Setting up Pi-hole to rein in an extremely noisy Samsung Smart TV
A restless mind, a new feature, and a concerning news story had me worried about privacy over Christmas. Here’s how I installed Pi-hole on my home network to try to block requests from my Samsung Smart TV – and what the data it collected revealed…
It was the night before Christmas – or at least some time in December – and I was browsing through the options on my Samsung Smart TV for something to watch when I noticed a Sony PlayStation advert on the main menu. That was odd, I thought. There was never a banner there before (sigh), and how would Samsung know that I play video games? They had no way of knowing which consoles I owned.
I didn’t think much of it at the time and so didn’t take a photo (the one above was taken a week or two later when the next banner appeared). PlayStation ads do appear during breaks on prime time TV, after all, so it might not have been tailored at all. I only reached the point of taking action a weeks later, when Reddit alerted me to a disturbing-sounding news story about Samsung Smart TVs:
If you enable Samsung’s Internet-Based Advertising service, your TV viewing history will be siphoned up and sent back to Samsung to be shared with third parties that pay Samsung to send advertising directly to your screen.
A black hole for advertisements
Enter Pi-hole – an open-source software package designed to be installed on a Raspberry Pi that can be used to block connections to advertising domains. This can improve the user’s browsing privacy across all devices on the network – even within apps on smartphones and TVs – bolster network security by blocking potential callouts to malware command and control servers, and (in theory, at least) boost internet browsing speeds by saving endpoints the effort of downloading all those banner ads.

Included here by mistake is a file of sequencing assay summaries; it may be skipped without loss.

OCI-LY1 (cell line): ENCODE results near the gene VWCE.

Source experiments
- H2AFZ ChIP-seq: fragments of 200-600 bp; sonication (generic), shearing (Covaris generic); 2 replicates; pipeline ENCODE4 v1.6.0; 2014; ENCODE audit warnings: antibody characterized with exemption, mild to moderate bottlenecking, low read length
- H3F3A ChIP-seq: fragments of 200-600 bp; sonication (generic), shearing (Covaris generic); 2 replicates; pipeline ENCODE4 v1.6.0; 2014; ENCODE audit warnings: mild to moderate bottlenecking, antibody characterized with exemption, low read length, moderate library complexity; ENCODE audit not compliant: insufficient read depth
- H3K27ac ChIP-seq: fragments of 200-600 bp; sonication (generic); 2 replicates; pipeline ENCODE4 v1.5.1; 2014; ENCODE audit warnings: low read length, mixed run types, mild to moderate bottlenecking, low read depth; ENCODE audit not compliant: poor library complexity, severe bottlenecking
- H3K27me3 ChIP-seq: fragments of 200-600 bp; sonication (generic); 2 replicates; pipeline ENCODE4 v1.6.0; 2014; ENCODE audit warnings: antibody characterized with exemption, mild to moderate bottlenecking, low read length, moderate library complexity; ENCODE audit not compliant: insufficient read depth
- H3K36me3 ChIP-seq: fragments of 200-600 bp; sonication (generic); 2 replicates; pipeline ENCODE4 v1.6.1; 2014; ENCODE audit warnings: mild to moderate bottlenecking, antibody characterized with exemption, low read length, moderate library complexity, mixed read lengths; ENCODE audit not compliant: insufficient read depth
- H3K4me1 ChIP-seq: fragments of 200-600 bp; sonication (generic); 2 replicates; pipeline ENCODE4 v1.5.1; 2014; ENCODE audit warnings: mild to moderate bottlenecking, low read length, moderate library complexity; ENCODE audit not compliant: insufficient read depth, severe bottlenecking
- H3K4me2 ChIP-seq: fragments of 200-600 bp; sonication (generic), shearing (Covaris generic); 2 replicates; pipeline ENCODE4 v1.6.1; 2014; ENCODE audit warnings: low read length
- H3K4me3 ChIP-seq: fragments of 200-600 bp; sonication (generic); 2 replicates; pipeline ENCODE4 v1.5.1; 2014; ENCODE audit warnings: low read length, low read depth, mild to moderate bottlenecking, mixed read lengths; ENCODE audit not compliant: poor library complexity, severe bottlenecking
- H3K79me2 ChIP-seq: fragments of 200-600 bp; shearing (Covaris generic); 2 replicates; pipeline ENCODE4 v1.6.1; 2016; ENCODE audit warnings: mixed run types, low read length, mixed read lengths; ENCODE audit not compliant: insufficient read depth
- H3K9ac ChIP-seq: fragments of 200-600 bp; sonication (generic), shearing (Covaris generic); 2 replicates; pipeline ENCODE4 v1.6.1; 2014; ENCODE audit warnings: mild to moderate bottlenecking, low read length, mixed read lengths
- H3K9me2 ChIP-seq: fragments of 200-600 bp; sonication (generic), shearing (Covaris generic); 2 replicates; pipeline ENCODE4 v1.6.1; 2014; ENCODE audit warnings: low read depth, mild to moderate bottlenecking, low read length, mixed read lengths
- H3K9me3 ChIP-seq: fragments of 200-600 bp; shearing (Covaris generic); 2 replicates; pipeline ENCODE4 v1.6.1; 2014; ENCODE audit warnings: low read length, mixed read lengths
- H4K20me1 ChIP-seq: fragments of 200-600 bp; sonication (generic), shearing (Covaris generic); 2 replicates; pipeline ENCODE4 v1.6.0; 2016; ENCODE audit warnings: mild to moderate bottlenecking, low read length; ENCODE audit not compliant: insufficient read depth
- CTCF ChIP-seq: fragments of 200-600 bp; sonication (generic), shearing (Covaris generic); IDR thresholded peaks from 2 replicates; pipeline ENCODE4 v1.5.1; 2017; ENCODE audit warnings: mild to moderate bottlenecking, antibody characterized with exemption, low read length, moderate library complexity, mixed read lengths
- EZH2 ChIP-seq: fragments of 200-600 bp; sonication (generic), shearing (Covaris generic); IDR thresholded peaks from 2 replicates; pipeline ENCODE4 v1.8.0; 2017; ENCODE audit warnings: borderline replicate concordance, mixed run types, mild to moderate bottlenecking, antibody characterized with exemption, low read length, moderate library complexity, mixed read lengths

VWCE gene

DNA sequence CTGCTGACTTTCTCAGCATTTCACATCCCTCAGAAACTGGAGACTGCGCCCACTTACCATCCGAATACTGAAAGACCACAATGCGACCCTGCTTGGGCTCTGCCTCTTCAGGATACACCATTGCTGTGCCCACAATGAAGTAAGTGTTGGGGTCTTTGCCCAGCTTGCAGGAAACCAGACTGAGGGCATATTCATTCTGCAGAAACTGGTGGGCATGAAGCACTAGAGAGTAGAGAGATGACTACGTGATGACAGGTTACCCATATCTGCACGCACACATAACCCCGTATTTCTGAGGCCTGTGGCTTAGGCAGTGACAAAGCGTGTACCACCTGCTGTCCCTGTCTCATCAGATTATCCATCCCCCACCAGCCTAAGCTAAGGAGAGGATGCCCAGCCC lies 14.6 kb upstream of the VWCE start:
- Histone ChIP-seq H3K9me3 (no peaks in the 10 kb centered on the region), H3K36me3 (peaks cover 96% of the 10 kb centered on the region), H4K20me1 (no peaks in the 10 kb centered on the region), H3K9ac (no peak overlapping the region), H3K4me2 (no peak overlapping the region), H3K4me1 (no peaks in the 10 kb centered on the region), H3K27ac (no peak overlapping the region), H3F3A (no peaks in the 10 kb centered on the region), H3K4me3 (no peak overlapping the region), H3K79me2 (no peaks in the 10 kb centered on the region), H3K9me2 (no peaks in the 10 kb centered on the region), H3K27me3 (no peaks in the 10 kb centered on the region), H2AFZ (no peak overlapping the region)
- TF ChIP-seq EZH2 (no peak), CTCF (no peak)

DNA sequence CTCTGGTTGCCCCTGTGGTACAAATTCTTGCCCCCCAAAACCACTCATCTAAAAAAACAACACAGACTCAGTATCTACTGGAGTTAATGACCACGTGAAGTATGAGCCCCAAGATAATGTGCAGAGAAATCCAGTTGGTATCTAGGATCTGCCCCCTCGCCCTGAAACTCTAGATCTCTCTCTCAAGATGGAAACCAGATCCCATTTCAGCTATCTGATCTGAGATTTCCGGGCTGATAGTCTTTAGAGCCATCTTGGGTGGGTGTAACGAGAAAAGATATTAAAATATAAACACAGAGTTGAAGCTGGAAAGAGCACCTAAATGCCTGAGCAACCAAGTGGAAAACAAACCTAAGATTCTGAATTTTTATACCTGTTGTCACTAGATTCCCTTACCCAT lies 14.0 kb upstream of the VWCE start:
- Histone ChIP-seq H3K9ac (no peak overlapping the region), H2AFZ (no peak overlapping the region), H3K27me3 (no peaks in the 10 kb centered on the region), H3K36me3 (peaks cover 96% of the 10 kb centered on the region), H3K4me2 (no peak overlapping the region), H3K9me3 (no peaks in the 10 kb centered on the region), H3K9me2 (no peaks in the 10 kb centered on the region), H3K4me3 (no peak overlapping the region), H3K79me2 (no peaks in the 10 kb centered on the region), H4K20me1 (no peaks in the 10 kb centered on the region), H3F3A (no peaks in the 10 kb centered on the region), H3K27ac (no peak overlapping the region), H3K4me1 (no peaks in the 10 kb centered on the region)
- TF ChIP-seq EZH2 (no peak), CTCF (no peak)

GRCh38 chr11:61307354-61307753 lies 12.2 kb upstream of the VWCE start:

So how exactly does this magic box work? Every time you try to connect to a website – let’s say you enter “example.xyz” in Firefox – your computer sends a domain name system (DNS) request asking a DNS server for the IP address corresponding to that domain. If the DNS server replies and tells your computer that example.xyz’s IP address is 126.96.36.199, your computer will then make a connection to 188.8.131.52 and ask for the data that makes up the web page you requested.
Pi-hole sits on your network and acts as the designated DNS server for all your devices. Your router passes all DNS requests to the Pi-hole and it checks the domains against blacklists of advertising and malware domains. If the domain is a match, the DNS request is blocked and never returned. If it checks out, the DNS request is passed to a DNS server on the internet for a response.
So the Pi-hole effectively prevents your computer from knowing where advertising servers are located, meaning banner ads and tracking scripts fail to load. An added benefit for data geeks like me is that it logs all this data and displays it on a neat web interface that acts as a rough approximation of a record of all browsing activity on your home network – interesting for tinkering and analysis, although the data can be anonymised and turned down for the privacy-conscious among us.